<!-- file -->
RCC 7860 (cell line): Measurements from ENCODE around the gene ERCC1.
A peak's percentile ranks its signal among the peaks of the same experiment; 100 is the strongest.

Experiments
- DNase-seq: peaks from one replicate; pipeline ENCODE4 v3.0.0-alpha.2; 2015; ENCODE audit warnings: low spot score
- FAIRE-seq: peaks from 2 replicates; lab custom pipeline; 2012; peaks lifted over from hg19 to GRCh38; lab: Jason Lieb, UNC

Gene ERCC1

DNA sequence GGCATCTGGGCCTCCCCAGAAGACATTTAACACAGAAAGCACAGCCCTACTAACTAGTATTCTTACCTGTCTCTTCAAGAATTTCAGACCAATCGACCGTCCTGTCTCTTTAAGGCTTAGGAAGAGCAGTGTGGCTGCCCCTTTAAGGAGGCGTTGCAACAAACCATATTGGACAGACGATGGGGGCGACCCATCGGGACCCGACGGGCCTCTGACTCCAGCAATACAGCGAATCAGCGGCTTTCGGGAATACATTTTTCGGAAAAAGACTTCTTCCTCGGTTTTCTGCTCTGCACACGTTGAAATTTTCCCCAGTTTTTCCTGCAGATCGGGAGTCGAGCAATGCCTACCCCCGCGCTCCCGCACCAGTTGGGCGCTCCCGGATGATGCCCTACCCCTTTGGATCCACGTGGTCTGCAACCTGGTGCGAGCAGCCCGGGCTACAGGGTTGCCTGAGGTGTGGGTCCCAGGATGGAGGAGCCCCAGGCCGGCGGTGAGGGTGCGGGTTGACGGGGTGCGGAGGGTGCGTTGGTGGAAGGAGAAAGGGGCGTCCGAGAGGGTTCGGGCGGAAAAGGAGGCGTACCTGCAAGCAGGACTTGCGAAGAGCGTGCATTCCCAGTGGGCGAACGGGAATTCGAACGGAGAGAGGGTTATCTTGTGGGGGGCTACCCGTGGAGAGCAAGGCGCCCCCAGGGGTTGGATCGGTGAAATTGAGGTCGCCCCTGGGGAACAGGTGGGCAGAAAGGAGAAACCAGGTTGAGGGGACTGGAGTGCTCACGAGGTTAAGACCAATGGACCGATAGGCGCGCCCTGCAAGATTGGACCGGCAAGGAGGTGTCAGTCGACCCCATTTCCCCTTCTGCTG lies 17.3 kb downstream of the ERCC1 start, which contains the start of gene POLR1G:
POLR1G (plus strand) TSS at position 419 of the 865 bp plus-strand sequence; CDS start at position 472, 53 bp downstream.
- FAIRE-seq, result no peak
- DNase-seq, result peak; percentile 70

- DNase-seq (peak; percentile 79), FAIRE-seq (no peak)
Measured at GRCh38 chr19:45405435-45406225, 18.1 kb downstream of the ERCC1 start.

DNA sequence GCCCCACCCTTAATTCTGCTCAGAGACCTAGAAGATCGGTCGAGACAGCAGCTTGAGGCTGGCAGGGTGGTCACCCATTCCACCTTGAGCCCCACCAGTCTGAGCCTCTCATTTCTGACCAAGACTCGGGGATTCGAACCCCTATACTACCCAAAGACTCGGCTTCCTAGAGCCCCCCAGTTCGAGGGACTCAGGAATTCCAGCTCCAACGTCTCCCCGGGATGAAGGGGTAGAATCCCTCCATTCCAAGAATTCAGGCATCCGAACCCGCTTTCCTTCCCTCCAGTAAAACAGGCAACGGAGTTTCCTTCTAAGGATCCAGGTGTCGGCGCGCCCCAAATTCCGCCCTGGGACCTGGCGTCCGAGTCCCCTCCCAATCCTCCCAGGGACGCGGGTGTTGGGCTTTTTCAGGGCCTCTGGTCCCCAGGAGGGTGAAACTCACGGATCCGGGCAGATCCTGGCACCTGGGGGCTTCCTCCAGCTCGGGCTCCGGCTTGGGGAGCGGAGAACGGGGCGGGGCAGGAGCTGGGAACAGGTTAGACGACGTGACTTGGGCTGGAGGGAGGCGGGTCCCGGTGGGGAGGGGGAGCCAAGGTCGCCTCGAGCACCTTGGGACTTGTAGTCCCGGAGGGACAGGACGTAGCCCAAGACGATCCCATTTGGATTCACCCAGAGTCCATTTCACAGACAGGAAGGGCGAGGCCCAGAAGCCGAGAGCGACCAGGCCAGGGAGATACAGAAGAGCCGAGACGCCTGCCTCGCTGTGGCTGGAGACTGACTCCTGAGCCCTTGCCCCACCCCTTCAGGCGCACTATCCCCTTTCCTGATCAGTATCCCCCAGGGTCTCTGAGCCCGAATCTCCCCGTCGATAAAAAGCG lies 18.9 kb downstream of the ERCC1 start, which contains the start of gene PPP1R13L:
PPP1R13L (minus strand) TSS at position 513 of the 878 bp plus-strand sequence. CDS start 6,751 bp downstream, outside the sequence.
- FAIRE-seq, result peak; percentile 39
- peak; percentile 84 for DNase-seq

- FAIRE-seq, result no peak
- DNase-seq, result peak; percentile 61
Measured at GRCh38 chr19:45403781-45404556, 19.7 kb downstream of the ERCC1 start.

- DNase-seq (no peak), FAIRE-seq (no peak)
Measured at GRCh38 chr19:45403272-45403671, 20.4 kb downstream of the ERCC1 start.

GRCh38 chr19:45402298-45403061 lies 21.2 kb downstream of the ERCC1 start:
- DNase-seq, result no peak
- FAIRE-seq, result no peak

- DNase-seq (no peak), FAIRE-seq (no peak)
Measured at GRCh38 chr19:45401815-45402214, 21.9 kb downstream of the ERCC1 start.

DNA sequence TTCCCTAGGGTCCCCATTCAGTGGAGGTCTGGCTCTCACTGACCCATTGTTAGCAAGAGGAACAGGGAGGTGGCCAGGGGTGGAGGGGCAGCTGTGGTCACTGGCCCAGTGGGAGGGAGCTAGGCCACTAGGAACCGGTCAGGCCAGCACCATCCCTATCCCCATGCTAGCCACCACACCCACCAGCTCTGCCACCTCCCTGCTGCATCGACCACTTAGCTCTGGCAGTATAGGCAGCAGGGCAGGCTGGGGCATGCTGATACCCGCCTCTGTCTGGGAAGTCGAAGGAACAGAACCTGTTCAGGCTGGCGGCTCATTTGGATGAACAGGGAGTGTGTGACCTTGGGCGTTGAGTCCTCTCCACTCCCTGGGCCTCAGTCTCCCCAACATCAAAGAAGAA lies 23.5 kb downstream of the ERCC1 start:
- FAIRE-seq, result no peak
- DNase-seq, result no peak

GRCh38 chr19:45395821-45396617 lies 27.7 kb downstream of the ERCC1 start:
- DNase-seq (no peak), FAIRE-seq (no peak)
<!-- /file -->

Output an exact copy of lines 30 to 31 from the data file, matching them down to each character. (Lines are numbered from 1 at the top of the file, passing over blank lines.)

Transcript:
GRCh38 chr19:45395821-45396617 lies 27.7 kb downstream of the ERCC1 start:
- DNase-seq (no peak), FAIRE-seq (no peak)